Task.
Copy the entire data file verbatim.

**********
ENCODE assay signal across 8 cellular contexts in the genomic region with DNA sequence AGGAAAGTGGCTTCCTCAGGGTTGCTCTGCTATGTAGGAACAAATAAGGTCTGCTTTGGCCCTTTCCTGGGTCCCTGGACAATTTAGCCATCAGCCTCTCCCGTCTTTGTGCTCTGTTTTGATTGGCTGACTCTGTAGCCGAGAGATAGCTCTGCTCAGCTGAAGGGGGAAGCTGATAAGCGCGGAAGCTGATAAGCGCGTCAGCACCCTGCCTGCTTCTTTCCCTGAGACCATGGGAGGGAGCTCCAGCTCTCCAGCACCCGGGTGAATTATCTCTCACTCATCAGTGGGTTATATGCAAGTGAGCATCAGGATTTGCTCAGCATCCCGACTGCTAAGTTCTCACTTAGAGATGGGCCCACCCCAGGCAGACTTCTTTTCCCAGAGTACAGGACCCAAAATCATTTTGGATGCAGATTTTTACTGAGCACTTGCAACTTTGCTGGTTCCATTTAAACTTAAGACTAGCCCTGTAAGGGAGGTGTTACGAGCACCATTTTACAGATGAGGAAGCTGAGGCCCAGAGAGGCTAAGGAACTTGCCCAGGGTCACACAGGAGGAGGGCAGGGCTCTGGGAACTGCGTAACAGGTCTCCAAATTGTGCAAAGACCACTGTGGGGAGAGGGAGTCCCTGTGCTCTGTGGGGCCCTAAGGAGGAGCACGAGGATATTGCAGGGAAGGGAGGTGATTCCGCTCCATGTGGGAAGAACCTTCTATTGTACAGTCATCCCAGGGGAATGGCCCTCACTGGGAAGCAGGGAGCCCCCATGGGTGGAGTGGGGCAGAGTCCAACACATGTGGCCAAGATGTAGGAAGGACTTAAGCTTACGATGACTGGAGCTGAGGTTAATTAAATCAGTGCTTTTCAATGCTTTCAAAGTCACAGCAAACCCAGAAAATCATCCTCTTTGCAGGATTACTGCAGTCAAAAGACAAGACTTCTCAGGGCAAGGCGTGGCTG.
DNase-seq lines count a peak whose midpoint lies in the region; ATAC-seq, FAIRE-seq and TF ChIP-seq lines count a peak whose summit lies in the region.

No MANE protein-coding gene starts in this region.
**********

ENCODE assay signal across 8 cellular contexts in the genomic region with DNA sequence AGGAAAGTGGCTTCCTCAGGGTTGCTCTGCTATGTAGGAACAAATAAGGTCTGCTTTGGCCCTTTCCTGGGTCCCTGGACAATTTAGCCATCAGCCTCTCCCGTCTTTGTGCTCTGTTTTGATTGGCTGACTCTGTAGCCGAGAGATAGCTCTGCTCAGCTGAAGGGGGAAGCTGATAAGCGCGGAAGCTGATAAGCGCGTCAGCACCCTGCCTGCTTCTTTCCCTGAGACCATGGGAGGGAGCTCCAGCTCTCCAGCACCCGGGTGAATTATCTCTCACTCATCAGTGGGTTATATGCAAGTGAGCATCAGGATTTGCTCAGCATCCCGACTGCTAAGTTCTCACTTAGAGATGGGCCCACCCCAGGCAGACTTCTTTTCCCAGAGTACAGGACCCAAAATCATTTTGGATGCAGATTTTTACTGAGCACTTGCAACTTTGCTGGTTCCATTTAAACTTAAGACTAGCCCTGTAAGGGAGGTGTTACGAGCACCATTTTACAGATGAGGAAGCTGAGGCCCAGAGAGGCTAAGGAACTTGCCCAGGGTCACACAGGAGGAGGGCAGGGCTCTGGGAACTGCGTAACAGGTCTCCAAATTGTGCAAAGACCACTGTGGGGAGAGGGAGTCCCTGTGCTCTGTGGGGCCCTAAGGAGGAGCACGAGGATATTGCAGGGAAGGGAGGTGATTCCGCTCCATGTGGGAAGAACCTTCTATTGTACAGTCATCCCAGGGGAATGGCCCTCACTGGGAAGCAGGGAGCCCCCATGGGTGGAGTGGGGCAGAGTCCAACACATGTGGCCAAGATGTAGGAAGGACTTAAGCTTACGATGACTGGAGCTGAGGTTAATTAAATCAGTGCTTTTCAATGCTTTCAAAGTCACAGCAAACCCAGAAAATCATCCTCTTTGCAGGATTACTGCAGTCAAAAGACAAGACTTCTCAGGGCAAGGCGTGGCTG.
DNase-seq lines count a peak whose midpoint lies in the region; ATAC-seq, FAIRE-seq and TF ChIP-seq lines count a peak whose summit lies in the region.

No MANE protein-coding gene starts in this region.